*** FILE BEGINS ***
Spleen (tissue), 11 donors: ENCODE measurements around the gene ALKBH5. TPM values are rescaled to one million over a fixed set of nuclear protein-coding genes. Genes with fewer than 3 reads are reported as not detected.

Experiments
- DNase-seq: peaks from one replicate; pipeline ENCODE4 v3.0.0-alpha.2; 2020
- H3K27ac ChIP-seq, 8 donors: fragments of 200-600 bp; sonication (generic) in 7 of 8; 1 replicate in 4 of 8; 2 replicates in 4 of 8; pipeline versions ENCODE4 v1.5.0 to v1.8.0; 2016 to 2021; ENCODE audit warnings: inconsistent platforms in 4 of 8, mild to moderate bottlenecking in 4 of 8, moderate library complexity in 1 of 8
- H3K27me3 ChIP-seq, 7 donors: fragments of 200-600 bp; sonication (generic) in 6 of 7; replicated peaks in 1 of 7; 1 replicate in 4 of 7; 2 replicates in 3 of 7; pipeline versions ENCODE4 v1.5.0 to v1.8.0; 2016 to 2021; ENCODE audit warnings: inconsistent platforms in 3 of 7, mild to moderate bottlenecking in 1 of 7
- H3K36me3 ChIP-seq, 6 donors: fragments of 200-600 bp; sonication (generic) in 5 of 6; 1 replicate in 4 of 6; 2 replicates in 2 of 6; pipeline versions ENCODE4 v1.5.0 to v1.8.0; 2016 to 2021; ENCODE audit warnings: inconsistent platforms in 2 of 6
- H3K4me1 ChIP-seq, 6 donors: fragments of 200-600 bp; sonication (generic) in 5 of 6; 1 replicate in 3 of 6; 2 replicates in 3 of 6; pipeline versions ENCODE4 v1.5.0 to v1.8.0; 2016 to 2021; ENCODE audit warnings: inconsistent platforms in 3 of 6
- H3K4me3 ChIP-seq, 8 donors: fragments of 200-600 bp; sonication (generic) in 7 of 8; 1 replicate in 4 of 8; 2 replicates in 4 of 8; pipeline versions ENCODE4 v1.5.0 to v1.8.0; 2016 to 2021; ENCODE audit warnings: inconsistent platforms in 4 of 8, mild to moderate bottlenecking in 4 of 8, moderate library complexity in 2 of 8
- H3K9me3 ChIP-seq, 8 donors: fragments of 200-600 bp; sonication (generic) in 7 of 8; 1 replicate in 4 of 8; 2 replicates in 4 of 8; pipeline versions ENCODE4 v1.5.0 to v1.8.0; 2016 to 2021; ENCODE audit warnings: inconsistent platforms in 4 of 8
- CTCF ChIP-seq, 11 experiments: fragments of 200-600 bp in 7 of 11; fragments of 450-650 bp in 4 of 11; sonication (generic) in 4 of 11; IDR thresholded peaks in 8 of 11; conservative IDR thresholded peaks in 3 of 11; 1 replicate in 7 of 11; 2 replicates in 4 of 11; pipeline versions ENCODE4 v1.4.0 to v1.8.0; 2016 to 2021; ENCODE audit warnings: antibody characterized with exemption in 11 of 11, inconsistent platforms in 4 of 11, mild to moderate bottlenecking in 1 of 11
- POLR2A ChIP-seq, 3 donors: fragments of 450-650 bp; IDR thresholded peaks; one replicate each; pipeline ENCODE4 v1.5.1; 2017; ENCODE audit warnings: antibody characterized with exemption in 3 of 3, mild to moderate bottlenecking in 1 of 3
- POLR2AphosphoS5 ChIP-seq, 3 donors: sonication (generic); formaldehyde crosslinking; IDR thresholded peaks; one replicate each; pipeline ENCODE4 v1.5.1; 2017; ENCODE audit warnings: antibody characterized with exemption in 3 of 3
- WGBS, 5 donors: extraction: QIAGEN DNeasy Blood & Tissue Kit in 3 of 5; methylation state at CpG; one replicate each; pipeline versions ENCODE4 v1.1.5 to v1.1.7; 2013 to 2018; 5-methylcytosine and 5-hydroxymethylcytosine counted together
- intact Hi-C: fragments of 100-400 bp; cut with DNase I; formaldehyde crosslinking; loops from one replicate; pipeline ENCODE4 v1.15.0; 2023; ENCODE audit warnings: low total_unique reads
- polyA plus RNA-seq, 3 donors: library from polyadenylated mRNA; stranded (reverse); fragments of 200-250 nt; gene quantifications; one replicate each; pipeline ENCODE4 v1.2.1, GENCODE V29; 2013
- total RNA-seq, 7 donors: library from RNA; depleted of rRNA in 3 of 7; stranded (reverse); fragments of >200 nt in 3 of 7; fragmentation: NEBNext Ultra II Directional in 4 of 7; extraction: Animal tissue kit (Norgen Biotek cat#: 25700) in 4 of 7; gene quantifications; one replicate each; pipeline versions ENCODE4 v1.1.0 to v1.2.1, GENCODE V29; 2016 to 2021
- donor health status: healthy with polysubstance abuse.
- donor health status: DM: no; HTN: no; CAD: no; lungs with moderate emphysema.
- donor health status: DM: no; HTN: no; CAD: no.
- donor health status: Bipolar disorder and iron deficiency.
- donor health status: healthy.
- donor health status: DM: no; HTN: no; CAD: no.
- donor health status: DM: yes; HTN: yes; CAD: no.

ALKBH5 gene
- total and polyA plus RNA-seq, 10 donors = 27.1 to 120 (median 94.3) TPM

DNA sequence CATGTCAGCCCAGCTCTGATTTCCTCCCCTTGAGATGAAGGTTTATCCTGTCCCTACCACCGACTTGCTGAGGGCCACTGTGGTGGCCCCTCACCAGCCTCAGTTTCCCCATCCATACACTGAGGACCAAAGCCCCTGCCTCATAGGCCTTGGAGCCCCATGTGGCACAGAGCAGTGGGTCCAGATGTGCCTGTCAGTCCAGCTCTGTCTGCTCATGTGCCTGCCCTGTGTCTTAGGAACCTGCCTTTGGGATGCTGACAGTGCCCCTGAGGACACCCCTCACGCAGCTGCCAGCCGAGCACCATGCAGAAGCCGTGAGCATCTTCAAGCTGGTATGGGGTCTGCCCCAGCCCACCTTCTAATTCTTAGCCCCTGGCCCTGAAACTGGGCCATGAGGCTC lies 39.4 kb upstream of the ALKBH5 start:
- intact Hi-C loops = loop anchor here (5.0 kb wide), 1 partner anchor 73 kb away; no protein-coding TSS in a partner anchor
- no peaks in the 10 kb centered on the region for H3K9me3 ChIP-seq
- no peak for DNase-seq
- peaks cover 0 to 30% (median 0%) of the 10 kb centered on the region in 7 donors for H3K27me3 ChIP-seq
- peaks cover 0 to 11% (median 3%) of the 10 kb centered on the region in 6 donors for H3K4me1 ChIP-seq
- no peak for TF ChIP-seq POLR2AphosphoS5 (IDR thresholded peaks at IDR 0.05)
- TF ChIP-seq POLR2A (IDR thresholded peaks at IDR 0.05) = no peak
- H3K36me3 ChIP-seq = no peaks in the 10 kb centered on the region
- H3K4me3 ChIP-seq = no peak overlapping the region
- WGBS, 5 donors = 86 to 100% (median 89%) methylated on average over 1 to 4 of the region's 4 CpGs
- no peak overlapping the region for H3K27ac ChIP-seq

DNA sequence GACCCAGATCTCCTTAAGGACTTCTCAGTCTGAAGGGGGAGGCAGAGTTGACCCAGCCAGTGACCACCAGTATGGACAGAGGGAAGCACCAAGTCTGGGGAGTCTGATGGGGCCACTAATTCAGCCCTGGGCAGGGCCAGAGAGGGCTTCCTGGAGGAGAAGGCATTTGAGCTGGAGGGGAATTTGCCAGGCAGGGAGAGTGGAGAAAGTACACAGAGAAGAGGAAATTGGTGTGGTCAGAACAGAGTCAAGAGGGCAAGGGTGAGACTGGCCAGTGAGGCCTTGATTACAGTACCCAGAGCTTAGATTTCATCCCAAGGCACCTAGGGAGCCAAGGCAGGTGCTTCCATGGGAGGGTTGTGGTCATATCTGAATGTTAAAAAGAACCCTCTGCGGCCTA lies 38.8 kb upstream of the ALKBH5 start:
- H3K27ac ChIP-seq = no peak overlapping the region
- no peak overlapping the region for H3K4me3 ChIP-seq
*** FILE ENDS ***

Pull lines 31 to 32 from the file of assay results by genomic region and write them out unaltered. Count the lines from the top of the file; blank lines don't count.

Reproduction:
- peaks cover 0 to 11% (median 3%) of the 10 kb centered on the region in 6 donors for H3K4me1 ChIP-seq
- no peak for TF ChIP-seq POLR2AphosphoS5 (IDR thresholded peaks at IDR 0.05)